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You might ask how does my circadian rhythms, biological clocks and high blood pressure relates. They all influence each other regarding our sleep and wake patterns, hormone release, eating habits, our digestion and our changing body temperature.
Our biological clocks if disrupted or becomes abnormal due to the turning on or off of certain genes affects these rhythms. In turn all these cycles disruption affects our blood pressure.
These rhythms normalcy are important to living a healthy life.
But the biggest question is can these rhythms be reset, and also; how do we as human beings relate to the gene of a fruit fly?
Jeffrey C. Hall, Michael Rosbash and Michael W. Young, 2017 Nobel Laureates in Physiology or Medicine, for their discoveries of molecular mechanisms that controls these rhythms.
The three scientists completed a research project where they used fruit flies to isolate a gene that controls the rhythms of a living organism's daily life.
The discovered gene, called period, has an encoded protein that accumulated in cells at night and then degraded during the day. That gene controls the daily biological clock.
Biological clocks are composed of specific molecules (proteins) that interact within our cells throughout the body. It is an organism's innate timing device.
Circadian rhythms, are physical, mental, and behavioral changes that follow a daily cycle. These rhythms are influenced by light and darkness. It also relates to our sleeping at night and being awake.
Getting several good nights of sleep is essential to your health. Sleep deprivation disrupt the levels of key hormones and proteins. Also effects cortisol, a stress hormone, that raises blood sugar and blood pressure in the body.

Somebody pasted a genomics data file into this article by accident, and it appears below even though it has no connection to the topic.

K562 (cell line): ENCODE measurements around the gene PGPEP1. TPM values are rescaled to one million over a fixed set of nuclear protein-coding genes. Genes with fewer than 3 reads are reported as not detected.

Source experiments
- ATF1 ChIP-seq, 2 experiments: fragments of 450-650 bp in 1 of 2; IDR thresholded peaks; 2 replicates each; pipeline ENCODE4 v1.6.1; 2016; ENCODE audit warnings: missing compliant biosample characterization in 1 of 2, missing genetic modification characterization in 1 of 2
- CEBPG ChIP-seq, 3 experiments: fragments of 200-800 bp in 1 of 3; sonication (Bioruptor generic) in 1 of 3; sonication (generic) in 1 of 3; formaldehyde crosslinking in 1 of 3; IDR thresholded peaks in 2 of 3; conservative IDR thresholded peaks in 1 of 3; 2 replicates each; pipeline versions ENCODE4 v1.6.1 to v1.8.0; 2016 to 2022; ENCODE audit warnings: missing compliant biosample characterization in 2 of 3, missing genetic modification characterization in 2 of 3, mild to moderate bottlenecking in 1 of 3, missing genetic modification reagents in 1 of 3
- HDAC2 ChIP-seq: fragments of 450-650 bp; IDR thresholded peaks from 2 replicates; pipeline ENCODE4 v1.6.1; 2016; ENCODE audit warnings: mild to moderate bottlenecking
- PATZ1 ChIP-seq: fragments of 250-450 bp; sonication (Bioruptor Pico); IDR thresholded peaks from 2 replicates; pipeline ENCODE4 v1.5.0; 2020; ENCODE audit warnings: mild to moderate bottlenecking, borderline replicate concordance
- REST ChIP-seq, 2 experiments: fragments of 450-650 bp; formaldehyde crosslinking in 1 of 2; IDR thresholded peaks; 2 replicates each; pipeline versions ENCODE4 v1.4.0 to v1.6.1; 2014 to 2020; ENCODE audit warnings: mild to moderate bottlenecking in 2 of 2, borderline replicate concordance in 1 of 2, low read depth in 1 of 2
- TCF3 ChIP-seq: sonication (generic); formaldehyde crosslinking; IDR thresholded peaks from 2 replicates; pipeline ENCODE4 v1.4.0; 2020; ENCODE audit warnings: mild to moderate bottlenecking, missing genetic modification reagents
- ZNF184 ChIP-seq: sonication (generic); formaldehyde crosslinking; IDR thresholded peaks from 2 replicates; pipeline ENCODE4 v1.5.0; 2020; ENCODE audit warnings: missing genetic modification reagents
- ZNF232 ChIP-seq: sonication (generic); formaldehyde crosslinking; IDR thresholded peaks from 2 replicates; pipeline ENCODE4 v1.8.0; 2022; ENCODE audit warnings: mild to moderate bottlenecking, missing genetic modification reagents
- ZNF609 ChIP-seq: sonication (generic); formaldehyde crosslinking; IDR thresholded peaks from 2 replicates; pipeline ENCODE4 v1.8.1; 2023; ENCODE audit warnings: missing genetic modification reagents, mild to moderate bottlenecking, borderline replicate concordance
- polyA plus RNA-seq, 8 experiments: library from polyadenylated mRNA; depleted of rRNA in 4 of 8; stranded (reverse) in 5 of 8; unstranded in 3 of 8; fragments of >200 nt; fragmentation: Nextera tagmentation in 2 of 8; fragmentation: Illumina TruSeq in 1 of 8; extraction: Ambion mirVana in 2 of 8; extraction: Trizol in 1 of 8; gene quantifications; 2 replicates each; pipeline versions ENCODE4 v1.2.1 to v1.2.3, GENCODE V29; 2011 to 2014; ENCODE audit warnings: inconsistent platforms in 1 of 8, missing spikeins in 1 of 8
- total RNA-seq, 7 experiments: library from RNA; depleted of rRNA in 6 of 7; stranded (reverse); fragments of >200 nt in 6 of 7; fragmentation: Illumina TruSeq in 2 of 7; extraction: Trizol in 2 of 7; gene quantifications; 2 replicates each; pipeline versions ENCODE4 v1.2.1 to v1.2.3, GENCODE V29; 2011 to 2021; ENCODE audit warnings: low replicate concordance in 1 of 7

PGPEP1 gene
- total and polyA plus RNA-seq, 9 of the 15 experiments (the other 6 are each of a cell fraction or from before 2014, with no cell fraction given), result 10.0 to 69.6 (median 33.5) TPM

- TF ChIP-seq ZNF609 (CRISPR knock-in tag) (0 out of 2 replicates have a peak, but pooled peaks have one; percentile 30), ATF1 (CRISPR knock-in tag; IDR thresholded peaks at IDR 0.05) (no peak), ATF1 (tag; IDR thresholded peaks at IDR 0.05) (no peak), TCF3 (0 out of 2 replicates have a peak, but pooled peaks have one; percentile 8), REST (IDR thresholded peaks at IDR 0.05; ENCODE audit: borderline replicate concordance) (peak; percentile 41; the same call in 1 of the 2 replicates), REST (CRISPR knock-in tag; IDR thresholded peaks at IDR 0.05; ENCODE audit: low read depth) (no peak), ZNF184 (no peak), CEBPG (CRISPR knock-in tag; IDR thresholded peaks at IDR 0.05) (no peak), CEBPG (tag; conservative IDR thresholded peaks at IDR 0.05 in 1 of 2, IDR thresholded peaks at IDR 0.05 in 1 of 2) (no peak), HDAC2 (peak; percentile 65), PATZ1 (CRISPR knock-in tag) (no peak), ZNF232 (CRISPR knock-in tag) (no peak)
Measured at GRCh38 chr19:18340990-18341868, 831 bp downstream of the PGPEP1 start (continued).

In general lack of sleep raises levels of artery-tightening stress hormones in the body and increase high blood pressure risk up to seven times higher than normal. And this is just some of the things that causes high blood pressure.
The shortest statement made by the National Institute of General Medical Sciences is: "biological clocks produce circadian rhythms and regulate their timing".
Stick to a regular sleep pattern, by making your bedroom a place of relaxation. Invest in room darkening shades, and keep the room cool.
Of interest is an article from
The Conversation, health and medicine sections that states a week of camping can reset the body's clock.
The outdoors reduces the body's exposure to un-natural light. The lack of natural light may be a contributor to poor quality of sleep.
This camp had participants perform their daily routines and had them sleeping outdoors in tents with only natural light and campfires. There were no cell phones, tablets or any personal electronic devices.
They noted dramatic changes in the body's internal clocks and its alignment with solar time. That means the body's internal biological night began at sunset and ended at sunrise.
Communing with the outdoors for a time did reset these individuals clock giving them a good night's sleep.
In summary, create a good sleep pattern to maintain a healthy body; and disrupting the natural rhythms of the body is detrimental to our overall health.